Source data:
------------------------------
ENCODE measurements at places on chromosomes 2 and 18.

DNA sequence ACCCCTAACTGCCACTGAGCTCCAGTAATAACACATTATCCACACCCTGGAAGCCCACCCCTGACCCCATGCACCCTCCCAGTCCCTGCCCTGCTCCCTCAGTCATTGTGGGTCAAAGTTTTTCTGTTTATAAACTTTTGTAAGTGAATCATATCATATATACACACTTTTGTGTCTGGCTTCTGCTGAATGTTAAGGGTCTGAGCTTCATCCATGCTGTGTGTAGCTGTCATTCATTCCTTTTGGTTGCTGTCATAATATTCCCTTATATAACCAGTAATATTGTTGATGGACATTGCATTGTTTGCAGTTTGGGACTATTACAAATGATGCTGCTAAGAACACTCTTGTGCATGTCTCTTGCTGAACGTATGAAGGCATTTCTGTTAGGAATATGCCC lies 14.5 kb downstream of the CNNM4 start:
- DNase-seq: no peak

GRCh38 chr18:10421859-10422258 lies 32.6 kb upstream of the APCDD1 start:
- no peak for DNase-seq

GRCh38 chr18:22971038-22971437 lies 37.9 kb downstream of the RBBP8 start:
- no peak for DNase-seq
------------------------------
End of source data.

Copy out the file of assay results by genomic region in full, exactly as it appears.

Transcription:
ENCODE measurements at places on chromosomes 2 and 18.

DNA sequence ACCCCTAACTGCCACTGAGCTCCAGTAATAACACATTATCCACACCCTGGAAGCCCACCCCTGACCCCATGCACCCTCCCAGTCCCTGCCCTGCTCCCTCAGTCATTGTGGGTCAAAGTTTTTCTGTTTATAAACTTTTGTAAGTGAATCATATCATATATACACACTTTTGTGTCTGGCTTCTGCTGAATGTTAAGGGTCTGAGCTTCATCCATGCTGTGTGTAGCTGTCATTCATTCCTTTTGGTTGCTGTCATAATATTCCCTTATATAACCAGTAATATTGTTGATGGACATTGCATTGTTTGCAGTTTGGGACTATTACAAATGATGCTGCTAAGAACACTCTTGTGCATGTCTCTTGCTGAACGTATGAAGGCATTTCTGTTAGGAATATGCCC lies 14.5 kb downstream of the CNNM4 start:
- DNase-seq: no peak

GRCh38 chr18:10421859-10422258 lies 32.6 kb upstream of the APCDD1 start:
- no peak for DNase-seq

GRCh38 chr18:22971038-22971437 lies 37.9 kb downstream of the RBBP8 start:
- no peak for DNase-seq